Frequently Asked Questions about New York ENERGY STAR® Homes

Q: What are the benefits of the program?
A: The program provides a number of resources, including marketing and technical support, sales tools and training, and financial incentives. In addition, builders and other participants can use the ENERGY STAR® logo on their homes and corporate promotional materials. This logo associates participants with the nationally recognized ENERGY STAR brand, and adds instant credibility to their business.

Q: What is a Home Energy Rating?
A: A Home Energy Rating calculates a score on the Home Energy Rating System (HERS) Index. It is an energy-efficiency evaluation of a home as it compares to a reference house. It provides objective, standardized information on the energy performance of a home. A Home Energy Rating evaluates the performance of the thermal envelope, glazing strategies, orientation, HVAC system and other efficiency criteria. A Home Energy Rating is obtained by an on-site inspection and a computerized simulation using calculations to determine estimates of both annual energy performance and energy costs.

Q: Does every New York ENERGY STAR Certified Home have to be rated?
A: Yes. A Home Energy Rater who is affiliated with a Residential Energy Services Network (RESNET) Accredited Provider must inspect and rate every new home before it can be designated as a New York ENERGY STAR Certified or New York Energy $mart Home.

Q: Who are Home Energy Raters?
A: Home Energy Raters provide energy-efficiency strategies and performance testing for new residential construction projects. Home Energy Raters play an integral part in the ENERGY STAR process. They offer two major types of services: technical assistance to builders and conducting Home Energy Ratings.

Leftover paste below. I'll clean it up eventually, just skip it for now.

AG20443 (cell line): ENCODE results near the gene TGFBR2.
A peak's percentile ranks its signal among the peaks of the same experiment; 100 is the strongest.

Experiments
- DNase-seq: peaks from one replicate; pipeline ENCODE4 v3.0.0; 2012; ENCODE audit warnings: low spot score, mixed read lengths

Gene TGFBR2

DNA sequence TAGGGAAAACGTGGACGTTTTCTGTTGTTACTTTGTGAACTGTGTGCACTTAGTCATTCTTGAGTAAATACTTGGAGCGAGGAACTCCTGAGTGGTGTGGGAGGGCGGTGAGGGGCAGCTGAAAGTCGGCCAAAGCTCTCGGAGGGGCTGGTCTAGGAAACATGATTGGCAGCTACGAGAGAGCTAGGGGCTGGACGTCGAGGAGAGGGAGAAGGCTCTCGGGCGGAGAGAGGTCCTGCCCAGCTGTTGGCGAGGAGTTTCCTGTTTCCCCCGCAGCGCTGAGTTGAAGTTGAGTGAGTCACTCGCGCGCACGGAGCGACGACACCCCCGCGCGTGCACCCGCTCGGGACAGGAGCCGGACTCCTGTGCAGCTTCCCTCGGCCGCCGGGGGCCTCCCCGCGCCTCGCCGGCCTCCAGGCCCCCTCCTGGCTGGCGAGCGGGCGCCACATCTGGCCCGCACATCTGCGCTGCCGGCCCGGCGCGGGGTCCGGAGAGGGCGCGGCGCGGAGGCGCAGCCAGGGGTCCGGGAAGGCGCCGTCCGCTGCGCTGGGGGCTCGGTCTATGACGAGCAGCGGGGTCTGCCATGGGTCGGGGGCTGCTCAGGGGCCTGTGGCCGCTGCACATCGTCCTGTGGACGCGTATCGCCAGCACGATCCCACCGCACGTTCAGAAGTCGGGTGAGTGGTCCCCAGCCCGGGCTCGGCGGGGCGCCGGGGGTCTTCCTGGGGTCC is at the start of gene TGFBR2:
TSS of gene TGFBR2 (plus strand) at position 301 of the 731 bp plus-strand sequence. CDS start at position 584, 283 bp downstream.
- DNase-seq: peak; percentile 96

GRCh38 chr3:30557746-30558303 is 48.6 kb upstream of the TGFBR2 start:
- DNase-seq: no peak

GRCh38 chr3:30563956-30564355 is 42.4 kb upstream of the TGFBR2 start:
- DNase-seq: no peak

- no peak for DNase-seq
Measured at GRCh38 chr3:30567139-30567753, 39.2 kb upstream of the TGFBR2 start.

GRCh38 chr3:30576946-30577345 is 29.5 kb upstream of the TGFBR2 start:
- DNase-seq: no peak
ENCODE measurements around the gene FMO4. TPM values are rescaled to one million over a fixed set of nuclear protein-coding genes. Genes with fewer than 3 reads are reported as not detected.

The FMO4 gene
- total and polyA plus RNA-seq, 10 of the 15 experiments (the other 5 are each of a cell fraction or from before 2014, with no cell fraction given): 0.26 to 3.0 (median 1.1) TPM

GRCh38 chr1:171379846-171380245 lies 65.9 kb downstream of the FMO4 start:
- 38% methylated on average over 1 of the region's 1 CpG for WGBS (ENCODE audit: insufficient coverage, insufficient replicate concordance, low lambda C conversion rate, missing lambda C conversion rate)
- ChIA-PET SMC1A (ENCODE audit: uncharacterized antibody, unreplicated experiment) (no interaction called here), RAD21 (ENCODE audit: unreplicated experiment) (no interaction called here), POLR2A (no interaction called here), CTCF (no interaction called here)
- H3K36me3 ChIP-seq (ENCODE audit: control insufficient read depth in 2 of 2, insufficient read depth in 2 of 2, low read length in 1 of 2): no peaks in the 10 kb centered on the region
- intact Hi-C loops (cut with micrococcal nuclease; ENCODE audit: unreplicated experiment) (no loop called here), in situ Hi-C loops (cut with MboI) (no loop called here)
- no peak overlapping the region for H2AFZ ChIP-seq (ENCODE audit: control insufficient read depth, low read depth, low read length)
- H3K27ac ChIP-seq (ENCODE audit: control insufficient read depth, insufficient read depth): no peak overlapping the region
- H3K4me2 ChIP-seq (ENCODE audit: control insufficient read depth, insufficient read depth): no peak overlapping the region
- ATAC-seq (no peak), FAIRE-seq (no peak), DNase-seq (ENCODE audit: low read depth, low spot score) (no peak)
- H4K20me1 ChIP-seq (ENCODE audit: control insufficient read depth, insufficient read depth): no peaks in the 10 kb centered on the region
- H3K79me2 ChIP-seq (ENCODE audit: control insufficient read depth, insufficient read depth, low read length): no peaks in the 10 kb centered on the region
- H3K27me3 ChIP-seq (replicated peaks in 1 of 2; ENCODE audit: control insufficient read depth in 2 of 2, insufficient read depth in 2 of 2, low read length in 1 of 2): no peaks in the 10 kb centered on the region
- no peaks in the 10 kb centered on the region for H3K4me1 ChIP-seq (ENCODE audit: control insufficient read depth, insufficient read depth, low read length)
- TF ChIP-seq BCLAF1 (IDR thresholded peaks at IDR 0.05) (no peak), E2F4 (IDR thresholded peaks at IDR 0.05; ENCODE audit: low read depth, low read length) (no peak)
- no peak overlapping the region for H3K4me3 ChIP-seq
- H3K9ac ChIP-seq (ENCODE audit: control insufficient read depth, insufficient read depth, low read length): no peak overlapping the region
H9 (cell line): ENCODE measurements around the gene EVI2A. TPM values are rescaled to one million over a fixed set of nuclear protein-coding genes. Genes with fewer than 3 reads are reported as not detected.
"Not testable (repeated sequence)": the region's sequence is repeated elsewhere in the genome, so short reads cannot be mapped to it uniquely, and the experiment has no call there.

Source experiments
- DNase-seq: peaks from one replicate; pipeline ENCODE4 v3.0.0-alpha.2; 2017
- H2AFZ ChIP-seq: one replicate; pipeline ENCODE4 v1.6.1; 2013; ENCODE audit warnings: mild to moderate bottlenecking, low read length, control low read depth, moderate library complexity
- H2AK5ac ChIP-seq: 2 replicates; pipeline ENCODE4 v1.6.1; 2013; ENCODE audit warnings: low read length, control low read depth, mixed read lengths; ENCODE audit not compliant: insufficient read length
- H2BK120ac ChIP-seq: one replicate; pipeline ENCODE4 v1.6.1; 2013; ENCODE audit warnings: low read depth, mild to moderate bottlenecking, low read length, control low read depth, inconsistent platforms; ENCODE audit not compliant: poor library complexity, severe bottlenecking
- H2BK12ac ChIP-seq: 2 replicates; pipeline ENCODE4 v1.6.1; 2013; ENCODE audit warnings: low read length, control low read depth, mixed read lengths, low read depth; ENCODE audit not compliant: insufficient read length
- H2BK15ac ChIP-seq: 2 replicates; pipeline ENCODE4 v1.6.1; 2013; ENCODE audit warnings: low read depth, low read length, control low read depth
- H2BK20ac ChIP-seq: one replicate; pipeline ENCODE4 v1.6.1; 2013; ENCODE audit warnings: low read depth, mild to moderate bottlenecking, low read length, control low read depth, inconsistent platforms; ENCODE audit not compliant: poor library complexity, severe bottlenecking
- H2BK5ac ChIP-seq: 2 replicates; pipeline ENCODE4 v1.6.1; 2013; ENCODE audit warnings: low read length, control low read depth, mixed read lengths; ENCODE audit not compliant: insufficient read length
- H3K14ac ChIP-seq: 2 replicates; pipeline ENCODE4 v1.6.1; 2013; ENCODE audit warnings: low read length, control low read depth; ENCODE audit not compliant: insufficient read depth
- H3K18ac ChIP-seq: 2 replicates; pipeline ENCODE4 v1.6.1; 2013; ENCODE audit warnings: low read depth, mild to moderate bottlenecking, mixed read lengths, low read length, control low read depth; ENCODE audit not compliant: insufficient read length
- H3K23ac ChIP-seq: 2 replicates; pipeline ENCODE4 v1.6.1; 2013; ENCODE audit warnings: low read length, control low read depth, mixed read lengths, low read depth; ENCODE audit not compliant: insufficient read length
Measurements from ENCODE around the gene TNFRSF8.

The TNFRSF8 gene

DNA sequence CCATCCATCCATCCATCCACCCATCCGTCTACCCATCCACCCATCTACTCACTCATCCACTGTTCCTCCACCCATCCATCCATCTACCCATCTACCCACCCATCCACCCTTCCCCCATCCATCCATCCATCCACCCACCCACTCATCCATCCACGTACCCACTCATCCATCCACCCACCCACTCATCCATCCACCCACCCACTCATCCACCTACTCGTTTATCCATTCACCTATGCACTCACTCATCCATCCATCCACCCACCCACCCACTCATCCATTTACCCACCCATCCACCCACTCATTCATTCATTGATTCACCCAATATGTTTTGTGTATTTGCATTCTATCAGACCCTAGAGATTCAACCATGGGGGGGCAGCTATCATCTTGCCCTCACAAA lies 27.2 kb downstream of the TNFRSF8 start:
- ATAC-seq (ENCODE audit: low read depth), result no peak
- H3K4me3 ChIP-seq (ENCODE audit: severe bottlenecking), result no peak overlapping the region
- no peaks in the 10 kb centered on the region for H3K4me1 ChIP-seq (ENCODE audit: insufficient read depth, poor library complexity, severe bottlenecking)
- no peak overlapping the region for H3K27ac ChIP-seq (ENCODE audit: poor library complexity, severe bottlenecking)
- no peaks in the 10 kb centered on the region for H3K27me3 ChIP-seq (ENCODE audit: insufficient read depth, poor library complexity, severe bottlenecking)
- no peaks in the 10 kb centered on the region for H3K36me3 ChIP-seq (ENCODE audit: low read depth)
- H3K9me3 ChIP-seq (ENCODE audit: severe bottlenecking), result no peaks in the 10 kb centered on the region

To ensure homes meet New York ENERGY STAR Certified Homes requirements, builders usually submit a home’s design plans to a Home Energy Rater for review. Raters input information from the plans into a program which estimates the annual energy use. With this information, the Rater determines a projected Home Energy Rating—based on the home’s design. The Home Energy Rater then makes recommendations to the builder on construction practices to ensure the home meets NYSERDA's Low-rise Residential New Construction Program's requirements.

Upon a home’s completion, a Home Energy Rater performs a final rating of the house. The final rating includes a blower-door test that measures the home’s air leakage, and a combustion safety test that ensures combustion appliances draft properly. Based on these results, computer software then estimates the rated home’s annual energy use. The Home Energy Rating process emulates the initial plan review process, except that actual construction and measured performance data are used.